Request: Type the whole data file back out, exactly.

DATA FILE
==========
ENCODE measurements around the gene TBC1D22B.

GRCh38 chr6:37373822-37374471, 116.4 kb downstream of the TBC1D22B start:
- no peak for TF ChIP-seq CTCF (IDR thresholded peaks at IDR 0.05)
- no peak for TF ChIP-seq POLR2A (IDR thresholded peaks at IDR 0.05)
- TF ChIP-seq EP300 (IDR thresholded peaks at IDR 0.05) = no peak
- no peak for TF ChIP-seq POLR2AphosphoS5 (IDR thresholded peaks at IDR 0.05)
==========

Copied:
ENCODE measurements around the gene TBC1D22B.

GRCh38 chr6:37373822-37374471, 116.4 kb downstream of the TBC1D22B start:
- no peak for TF ChIP-seq CTCF (IDR thresholded peaks at IDR 0.05)
- no peak for TF ChIP-seq POLR2A (IDR thresholded peaks at IDR 0.05)
- TF ChIP-seq EP300 (IDR thresholded peaks at IDR 0.05) = no peak
- no peak for TF ChIP-seq POLR2AphosphoS5 (IDR thresholded peaks at IDR 0.05)